Behavioral Indicators of Learning Disabilities

Instructor: Dana Dance-Schissel

Dana teaches social sciences at the college level and English and psychology at the high school level. She has master's degrees in applied, clinical and community psychology.

Many learning disabilities are accompanied by undesirable behaviors that can signal a problem. This lesson will explore the behavioral indicators of learning disabilities and will end with a short quiz.

What Is A Learning Disability?

Let's imagine that Jamie is a student in your classroom. He's in first grade, but is a bit older than the other students in his class because he was held back. Despite this, he seems younger than his fellow students because his behavior is somewhat immature. Jamie struggles to keep up with assignments in the classroom, performs poorly on the assignments he does complete, seems unable to focus and misses more school than most kids. He has very few friends and frequently calls himself stupid. What could be going on with Jamie?

The behaviors demonstrated by Jamie in the classroom may indicate a learning disability. Learning disabilities are impairments in cognitive functioning that make learning extremely difficult. In most cases, they are not detected until the child enters school. Individuals with learning disabilities frequently struggle with processing, attention, memory, language and behavior.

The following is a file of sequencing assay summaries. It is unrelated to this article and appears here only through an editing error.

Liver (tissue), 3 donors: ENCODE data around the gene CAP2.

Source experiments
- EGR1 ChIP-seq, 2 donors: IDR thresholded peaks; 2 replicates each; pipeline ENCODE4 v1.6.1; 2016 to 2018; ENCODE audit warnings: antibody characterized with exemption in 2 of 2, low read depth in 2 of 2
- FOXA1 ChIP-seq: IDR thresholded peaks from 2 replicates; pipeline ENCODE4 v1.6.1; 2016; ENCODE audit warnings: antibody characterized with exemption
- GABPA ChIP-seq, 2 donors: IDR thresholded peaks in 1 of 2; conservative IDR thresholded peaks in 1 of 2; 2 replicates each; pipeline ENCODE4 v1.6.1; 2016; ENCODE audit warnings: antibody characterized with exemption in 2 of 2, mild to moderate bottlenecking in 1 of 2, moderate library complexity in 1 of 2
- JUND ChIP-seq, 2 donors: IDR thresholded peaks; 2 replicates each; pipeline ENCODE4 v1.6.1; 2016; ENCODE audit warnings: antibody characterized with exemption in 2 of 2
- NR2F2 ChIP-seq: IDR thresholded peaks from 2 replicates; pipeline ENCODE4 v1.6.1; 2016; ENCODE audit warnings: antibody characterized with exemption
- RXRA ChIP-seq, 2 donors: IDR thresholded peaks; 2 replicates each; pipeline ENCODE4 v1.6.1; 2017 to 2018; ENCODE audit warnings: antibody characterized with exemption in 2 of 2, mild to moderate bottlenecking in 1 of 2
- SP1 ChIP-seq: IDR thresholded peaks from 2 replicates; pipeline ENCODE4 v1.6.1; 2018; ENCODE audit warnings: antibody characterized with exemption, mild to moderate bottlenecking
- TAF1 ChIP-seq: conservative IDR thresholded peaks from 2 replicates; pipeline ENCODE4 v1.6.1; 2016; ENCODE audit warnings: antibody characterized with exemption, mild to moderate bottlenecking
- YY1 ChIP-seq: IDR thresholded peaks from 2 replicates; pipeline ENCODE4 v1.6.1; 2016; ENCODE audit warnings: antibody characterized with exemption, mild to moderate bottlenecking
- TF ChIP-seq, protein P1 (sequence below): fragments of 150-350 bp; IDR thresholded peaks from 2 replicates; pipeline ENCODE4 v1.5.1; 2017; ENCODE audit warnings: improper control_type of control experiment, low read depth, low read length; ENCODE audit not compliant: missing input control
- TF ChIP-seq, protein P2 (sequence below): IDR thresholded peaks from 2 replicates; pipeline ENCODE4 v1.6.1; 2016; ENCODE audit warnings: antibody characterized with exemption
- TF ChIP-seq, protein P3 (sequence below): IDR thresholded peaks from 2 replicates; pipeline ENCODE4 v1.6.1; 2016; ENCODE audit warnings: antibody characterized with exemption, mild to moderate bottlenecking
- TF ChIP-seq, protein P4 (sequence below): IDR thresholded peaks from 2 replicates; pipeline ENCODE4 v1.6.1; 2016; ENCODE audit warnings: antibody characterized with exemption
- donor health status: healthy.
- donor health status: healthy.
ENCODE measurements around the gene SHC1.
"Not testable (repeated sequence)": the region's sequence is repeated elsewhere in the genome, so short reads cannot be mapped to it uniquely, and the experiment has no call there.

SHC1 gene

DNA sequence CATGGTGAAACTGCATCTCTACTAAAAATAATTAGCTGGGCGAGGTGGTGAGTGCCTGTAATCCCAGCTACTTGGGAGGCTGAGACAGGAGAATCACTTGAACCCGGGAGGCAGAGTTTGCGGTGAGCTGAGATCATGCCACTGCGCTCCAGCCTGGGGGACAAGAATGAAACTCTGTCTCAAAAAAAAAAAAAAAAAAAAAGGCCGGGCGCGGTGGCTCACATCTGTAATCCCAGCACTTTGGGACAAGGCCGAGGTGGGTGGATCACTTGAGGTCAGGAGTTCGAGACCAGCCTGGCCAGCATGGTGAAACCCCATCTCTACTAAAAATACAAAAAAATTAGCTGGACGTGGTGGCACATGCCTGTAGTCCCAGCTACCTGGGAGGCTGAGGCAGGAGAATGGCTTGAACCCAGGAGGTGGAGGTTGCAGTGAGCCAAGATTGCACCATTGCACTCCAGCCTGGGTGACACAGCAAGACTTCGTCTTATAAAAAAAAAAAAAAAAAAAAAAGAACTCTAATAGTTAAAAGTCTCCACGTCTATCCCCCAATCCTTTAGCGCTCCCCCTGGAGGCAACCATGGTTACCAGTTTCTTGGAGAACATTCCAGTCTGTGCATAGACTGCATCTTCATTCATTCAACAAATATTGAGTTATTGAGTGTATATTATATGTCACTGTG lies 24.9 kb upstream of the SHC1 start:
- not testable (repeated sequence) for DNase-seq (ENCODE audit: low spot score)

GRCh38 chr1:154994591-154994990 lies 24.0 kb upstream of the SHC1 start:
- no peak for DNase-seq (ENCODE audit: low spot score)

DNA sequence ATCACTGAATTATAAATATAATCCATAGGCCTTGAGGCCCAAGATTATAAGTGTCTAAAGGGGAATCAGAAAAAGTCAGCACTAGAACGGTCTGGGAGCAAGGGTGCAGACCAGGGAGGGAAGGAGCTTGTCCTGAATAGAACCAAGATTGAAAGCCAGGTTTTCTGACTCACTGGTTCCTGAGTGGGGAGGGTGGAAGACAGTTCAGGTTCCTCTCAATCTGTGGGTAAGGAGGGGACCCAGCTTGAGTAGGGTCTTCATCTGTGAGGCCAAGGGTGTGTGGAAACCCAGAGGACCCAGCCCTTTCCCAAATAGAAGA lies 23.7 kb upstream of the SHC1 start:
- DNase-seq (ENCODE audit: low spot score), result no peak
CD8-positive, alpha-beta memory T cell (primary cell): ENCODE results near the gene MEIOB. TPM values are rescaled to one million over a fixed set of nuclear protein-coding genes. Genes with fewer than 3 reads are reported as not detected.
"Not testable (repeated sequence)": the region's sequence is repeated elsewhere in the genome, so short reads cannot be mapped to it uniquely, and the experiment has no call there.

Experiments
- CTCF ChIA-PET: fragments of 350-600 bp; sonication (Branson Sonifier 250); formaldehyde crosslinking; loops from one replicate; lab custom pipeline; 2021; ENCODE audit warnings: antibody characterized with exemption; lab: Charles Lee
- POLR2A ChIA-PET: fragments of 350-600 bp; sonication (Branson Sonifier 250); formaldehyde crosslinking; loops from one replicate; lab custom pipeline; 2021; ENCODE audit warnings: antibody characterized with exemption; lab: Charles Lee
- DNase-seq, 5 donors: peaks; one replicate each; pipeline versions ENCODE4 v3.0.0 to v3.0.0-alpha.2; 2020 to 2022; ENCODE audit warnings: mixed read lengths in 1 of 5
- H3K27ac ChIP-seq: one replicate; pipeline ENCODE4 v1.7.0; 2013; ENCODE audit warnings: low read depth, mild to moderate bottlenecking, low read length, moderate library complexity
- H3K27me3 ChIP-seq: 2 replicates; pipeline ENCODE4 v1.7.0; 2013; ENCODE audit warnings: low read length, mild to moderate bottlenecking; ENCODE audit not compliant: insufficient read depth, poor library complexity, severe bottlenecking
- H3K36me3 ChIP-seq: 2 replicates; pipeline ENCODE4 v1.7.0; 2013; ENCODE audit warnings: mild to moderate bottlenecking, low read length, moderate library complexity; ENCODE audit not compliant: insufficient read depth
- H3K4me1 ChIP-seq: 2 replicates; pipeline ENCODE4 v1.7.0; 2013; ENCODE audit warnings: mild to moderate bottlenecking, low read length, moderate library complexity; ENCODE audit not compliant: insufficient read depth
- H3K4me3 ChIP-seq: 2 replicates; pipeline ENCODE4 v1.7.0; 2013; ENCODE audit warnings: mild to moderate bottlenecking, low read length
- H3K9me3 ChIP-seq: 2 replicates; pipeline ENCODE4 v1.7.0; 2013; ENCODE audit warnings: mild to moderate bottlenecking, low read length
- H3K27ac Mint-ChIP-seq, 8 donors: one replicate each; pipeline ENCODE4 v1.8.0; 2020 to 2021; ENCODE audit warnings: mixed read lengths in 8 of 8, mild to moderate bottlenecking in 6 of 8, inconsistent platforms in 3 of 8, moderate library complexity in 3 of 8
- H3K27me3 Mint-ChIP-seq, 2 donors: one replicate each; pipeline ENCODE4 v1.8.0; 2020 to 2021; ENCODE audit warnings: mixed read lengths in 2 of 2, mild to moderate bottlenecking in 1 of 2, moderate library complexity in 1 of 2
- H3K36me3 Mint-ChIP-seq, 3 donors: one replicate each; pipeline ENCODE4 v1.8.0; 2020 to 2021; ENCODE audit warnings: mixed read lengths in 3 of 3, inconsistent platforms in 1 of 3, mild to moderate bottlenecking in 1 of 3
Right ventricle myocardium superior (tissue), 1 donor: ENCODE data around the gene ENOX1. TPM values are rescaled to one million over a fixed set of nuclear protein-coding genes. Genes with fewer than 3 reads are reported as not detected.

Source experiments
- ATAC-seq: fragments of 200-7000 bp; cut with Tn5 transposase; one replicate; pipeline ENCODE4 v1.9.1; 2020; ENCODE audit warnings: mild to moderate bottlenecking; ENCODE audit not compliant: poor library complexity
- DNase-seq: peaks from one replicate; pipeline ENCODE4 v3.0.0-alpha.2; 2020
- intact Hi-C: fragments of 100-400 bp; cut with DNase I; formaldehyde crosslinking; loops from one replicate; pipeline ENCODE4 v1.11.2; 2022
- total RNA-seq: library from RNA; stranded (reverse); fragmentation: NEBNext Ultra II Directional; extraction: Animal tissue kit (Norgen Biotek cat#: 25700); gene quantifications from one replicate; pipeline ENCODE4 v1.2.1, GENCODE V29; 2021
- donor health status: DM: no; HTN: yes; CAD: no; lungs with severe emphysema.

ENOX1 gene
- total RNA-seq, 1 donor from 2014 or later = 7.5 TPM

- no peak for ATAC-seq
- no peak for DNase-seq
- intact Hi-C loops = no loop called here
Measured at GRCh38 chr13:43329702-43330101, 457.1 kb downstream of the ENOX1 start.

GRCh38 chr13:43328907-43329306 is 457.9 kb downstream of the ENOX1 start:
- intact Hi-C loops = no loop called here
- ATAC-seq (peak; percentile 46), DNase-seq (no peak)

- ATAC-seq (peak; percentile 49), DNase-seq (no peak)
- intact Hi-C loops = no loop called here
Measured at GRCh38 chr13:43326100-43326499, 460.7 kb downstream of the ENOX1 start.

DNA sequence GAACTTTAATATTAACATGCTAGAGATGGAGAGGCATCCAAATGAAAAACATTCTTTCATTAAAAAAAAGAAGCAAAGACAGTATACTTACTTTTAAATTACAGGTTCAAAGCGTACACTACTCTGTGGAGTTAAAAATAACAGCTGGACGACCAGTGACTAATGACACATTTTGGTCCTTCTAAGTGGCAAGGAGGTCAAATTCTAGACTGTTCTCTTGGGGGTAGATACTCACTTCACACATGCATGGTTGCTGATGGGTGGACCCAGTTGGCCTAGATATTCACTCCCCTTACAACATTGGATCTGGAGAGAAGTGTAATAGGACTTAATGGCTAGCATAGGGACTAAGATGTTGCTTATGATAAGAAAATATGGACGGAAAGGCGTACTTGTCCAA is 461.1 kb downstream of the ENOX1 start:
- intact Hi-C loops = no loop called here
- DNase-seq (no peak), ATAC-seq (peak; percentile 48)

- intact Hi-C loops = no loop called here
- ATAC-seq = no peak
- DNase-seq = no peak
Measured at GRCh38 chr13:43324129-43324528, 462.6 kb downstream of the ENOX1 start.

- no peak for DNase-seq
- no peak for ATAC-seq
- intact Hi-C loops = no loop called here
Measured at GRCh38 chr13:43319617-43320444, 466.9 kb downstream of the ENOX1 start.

Types and Causes of Learning Disabilities

There are many types of learning disabilities, and none are the result of decreased intellectual ability. In other words, people with learning disabilities are not dumb. Dyslexia is a learning disorder that makes reading difficult. Dysgraphia is also a learning disorder, but it interferes with writing. Dyscalculia impairs math ability.

We cannot pinpoint a single cause of learning disabilities, but they are more common in males and in minority students. There are some indications that learning disabilities may be linked to premature birth, poor nutrition and prenatal exposure to toxic substances.

Now that we understand what learning disabilities are, let's take a closer look at the behaviors that may indicate their presence.

Behavioral Indicators of Learning Disabilities

Earlier, we discussed Jamie's behavior in the classroom. He has poor academic performance, seems distracted and misses too much school. He also struggles to make friends, is immature and shows signs of a decreased self esteem. These are common behaviors in people with learning disabilities.

Depending on the type of learning disorder that is present, students may struggle with reading, writing, language and/or math. They may find it tough to focus in class and to remember important facts and information. Students with learning disabilities find it difficult to follow directions, manage their belongings and stay on task.

These students may appear extremely clumsy and disruptive in class as well. This is likely the result of poor impulse control, which can further complicate the situation. Accordingly, students with learning disabilities often find it hard to make and keep friends, which combined with poor classroom performance can take a hit to their overall self esteem.

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